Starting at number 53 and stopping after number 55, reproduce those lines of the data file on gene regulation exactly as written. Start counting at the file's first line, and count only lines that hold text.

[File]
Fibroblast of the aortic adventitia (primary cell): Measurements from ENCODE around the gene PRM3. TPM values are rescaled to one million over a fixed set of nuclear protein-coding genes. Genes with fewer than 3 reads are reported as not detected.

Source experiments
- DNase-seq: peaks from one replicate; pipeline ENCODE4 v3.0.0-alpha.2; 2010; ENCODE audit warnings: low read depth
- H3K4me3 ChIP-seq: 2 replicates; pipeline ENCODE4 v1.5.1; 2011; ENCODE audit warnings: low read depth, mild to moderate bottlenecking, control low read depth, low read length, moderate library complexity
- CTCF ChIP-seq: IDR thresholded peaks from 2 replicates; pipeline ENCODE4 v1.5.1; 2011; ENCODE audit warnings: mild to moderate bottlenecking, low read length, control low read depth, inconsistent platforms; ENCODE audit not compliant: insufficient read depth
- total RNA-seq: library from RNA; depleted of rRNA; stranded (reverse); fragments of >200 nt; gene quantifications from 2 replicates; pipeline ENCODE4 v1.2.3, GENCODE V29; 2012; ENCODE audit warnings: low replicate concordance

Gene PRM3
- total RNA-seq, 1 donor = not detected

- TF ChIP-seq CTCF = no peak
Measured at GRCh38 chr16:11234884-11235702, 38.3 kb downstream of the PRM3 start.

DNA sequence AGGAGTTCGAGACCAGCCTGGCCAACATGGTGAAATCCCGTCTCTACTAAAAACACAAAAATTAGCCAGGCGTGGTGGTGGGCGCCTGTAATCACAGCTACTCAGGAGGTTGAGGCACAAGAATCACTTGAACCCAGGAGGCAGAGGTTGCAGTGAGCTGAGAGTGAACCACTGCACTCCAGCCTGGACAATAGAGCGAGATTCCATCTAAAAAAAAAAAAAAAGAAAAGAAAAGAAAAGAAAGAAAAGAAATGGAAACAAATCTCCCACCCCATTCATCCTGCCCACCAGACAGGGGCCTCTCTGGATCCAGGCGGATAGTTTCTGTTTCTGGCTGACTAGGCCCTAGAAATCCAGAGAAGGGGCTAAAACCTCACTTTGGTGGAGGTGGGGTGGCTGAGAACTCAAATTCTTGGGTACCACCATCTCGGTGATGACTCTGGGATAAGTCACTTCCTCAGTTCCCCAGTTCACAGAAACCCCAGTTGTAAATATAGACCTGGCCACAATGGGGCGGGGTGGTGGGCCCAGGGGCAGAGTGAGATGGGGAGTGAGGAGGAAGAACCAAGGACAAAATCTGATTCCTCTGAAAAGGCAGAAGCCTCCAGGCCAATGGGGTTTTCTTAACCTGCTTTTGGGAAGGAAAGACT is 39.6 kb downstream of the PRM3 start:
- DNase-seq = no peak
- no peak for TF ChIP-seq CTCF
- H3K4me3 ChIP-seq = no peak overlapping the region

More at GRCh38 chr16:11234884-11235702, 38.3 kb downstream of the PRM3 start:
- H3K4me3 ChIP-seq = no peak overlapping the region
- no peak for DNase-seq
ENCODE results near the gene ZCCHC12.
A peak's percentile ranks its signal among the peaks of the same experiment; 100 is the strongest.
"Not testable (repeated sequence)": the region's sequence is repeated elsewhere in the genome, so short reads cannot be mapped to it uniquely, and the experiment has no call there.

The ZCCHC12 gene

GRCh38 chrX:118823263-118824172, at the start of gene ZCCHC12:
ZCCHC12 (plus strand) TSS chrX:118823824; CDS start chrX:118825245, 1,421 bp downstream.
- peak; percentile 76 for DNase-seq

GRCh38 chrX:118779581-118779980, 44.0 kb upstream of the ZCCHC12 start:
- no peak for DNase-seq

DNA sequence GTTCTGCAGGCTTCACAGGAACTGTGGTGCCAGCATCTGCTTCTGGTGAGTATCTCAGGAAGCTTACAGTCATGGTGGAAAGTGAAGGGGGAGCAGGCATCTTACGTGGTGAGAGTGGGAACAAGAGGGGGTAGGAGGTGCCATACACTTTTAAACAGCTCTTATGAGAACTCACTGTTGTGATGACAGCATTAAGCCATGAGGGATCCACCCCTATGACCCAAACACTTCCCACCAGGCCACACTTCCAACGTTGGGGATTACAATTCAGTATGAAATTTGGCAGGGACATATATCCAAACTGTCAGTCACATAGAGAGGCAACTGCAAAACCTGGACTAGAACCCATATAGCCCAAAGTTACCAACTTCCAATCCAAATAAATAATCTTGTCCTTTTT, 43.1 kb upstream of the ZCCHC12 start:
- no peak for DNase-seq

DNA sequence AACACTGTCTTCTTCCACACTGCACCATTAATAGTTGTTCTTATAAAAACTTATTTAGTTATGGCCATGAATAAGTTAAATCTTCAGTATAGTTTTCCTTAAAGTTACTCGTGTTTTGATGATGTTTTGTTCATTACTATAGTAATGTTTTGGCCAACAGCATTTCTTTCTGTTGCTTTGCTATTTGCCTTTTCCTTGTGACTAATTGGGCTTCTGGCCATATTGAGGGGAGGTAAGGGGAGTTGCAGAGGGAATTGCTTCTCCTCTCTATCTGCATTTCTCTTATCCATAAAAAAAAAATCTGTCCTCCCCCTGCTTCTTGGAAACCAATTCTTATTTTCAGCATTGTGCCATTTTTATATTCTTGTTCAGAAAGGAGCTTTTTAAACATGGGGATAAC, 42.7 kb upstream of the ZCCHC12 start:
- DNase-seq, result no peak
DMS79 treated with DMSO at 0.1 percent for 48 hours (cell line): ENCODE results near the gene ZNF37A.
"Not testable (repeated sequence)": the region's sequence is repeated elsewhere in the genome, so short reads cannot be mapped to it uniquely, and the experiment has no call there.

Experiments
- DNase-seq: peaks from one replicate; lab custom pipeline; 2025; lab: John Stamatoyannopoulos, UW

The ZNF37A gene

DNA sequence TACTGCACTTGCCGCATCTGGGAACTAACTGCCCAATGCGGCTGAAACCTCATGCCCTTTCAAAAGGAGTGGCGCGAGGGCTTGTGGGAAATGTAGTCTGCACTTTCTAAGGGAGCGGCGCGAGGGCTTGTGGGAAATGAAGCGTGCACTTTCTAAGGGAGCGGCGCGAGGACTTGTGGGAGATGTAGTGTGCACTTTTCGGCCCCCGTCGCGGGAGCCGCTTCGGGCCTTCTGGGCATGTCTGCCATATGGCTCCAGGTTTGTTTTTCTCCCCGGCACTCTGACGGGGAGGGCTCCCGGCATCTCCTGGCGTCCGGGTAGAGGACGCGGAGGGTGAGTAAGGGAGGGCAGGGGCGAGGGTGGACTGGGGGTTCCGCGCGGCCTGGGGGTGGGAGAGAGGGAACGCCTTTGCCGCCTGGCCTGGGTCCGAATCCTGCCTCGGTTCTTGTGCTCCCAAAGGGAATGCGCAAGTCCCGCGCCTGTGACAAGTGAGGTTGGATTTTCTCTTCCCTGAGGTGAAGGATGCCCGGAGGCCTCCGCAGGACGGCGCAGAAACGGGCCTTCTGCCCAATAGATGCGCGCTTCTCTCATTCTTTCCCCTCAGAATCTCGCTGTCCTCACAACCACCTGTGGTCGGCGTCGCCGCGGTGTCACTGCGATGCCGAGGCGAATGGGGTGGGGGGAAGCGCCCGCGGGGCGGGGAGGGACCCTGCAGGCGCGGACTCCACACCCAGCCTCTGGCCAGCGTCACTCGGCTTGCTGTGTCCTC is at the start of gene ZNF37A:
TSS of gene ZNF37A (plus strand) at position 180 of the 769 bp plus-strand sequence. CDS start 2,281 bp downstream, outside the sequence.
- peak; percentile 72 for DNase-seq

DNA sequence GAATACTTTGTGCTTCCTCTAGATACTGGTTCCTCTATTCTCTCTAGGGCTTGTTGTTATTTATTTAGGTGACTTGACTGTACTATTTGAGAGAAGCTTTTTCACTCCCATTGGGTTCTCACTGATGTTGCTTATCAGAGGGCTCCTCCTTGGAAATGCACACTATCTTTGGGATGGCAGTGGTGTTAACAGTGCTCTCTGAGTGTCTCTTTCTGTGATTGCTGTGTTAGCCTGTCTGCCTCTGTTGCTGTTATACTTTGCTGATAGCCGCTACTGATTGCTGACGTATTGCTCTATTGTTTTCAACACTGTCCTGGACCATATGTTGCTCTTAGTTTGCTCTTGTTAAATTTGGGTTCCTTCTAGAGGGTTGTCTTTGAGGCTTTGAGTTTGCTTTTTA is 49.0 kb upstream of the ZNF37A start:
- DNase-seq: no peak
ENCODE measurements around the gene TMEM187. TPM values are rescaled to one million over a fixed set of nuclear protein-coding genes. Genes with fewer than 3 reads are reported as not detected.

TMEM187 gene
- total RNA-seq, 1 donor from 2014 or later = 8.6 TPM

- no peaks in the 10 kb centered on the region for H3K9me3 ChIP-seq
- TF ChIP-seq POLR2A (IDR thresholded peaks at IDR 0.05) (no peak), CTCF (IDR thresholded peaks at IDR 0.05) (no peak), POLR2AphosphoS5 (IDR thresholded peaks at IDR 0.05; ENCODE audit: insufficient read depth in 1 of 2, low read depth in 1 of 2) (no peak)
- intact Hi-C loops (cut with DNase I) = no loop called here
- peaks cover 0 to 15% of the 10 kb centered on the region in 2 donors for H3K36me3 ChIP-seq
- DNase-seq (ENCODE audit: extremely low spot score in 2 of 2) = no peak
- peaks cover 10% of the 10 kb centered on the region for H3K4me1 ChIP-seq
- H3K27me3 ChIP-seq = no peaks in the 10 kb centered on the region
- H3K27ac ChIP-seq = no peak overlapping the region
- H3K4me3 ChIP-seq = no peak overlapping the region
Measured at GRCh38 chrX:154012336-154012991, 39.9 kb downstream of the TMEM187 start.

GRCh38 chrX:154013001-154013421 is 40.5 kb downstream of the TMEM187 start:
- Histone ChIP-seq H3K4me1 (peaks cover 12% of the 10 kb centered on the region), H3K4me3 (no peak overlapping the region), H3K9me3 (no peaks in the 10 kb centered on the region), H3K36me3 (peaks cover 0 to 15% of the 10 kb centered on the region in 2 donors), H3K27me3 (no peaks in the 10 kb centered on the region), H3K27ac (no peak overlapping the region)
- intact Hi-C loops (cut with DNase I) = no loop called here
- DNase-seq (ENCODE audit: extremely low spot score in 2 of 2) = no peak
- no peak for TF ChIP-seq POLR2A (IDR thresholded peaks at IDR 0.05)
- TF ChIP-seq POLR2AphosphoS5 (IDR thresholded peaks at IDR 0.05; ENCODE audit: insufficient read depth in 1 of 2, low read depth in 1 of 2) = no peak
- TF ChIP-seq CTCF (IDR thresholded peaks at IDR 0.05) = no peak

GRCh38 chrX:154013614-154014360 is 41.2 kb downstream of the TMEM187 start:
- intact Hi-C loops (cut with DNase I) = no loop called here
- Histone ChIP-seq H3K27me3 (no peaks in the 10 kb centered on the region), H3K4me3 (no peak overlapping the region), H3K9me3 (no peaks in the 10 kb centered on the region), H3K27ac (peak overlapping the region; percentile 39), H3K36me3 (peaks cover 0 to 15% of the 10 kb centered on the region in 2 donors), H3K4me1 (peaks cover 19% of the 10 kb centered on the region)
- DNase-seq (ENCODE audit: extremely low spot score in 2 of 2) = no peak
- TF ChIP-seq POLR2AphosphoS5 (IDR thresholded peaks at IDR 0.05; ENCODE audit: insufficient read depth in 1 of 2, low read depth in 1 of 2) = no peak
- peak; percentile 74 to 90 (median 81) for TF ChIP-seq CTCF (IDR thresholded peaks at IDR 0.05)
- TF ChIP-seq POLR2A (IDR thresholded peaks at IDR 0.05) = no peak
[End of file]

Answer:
Measured at GRCh38 chrX:154012336-154012991, 39.9 kb downstream of the TMEM187 start.

GRCh38 chrX:154013001-154013421 is 40.5 kb downstream of the TMEM187 start:
- Histone ChIP-seq H3K4me1 (peaks cover 12% of the 10 kb centered on the region), H3K4me3 (no peak overlapping the region), H3K9me3 (no peaks in the 10 kb centered on the region), H3K36me3 (peaks cover 0 to 15% of the 10 kb centered on the region in 2 donors), H3K27me3 (no peaks in the 10 kb centered on the region), H3K27ac (no peak overlapping the region)